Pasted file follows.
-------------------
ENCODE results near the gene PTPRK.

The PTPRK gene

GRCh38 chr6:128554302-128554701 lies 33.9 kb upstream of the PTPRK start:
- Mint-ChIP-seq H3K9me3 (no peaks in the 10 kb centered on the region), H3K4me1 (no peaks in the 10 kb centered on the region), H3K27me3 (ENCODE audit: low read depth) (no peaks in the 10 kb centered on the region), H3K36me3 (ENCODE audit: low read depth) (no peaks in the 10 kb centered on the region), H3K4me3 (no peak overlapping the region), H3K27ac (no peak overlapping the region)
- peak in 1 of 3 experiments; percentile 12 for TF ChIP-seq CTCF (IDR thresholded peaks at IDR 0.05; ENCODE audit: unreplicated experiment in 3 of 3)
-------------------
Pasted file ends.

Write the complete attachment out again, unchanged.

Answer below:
ENCODE results near the gene PTPRK.

The PTPRK gene

GRCh38 chr6:128554302-128554701 lies 33.9 kb upstream of the PTPRK start:
- Mint-ChIP-seq H3K9me3 (no peaks in the 10 kb centered on the region), H3K4me1 (no peaks in the 10 kb centered on the region), H3K27me3 (ENCODE audit: low read depth) (no peaks in the 10 kb centered on the region), H3K36me3 (ENCODE audit: low read depth) (no peaks in the 10 kb centered on the region), H3K4me3 (no peak overlapping the region), H3K27ac (no peak overlapping the region)
- peak in 1 of 3 experiments; percentile 12 for TF ChIP-seq CTCF (IDR thresholded peaks at IDR 0.05; ENCODE audit: unreplicated experiment in 3 of 3)